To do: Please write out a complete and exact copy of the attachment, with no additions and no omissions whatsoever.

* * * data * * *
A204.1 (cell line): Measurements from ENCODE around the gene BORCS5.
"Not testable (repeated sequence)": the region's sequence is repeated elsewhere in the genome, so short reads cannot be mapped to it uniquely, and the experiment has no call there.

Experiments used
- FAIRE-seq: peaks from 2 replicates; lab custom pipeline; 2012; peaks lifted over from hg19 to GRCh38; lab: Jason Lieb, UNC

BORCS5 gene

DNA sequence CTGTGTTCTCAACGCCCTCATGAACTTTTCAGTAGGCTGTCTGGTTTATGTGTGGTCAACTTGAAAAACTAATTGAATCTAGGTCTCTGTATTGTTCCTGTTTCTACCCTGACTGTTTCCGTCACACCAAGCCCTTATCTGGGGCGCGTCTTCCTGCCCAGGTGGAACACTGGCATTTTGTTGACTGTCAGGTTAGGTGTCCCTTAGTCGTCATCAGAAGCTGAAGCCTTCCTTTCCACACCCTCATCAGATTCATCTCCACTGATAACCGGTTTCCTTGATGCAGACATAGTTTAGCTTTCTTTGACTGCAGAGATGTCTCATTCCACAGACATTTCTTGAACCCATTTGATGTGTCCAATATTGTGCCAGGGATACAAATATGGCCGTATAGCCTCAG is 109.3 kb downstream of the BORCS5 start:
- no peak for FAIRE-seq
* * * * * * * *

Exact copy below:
A204.1 (cell line): Measurements from ENCODE around the gene BORCS5.
"Not testable (repeated sequence)": the region's sequence is repeated elsewhere in the genome, so short reads cannot be mapped to it uniquely, and the experiment has no call there.

Experiments used
- FAIRE-seq: peaks from 2 replicates; lab custom pipeline; 2012; peaks lifted over from hg19 to GRCh38; lab: Jason Lieb, UNC

BORCS5 gene

DNA sequence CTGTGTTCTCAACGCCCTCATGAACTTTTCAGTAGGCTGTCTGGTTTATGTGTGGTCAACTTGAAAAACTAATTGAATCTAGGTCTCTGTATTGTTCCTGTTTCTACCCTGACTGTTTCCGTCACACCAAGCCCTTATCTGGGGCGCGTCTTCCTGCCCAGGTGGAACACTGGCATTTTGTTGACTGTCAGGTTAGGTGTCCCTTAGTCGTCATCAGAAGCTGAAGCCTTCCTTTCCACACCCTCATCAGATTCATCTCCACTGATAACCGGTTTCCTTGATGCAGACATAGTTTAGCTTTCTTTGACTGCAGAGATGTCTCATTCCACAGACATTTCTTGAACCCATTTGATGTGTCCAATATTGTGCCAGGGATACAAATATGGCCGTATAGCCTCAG is 109.3 kb downstream of the BORCS5 start:
- no peak for FAIRE-seq